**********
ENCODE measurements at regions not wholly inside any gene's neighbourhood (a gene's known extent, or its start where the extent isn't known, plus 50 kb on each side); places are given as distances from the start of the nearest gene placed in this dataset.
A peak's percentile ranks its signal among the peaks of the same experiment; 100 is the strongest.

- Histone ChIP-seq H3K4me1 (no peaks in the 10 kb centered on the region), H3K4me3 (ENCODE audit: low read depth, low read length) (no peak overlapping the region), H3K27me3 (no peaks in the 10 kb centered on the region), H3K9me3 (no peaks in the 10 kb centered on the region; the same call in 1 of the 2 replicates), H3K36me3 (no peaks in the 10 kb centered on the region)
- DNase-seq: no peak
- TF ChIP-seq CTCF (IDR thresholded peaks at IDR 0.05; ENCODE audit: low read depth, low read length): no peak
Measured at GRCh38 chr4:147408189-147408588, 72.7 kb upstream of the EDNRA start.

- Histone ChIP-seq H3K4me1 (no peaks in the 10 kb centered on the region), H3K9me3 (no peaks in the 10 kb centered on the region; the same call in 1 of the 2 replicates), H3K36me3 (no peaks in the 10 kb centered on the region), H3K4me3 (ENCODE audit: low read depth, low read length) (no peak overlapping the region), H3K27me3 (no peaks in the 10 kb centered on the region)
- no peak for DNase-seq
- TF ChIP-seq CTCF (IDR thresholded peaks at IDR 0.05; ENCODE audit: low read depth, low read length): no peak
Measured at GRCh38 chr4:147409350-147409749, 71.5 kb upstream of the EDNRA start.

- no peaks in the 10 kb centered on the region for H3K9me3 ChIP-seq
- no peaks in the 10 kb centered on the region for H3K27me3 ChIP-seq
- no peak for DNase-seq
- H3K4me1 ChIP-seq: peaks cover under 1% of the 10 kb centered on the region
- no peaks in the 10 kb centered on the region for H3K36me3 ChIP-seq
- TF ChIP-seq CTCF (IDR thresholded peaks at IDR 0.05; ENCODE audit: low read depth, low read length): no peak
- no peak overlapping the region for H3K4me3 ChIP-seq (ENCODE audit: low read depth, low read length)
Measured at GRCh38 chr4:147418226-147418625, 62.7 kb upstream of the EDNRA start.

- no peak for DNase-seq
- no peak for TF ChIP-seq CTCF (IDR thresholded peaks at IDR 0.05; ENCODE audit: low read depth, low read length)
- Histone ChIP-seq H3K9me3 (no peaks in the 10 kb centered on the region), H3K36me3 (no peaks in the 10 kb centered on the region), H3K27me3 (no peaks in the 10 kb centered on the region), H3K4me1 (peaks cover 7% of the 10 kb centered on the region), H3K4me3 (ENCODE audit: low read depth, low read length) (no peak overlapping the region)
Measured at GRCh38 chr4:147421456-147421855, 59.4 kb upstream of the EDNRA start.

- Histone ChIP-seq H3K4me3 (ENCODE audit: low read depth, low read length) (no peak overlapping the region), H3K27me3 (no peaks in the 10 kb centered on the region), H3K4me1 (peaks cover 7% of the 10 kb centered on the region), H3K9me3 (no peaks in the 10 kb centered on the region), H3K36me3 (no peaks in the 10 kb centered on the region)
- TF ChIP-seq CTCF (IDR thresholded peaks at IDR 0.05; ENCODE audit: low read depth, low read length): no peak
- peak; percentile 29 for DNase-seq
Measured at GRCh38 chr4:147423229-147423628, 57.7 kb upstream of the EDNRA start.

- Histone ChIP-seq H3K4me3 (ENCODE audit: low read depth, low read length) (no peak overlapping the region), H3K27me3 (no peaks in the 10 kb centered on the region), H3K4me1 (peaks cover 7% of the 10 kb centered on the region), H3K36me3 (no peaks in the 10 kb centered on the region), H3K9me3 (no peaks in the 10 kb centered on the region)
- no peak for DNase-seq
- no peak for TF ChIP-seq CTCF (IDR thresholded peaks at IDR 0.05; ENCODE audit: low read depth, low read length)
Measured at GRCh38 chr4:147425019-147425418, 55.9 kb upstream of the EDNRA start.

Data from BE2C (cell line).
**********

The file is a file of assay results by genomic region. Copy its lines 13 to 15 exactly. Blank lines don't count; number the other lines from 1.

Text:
- no peak for DNase-seq
- H3K4me1 ChIP-seq: peaks cover under 1% of the 10 kb centered on the region
- no peaks in the 10 kb centered on the region for H3K36me3 ChIP-seq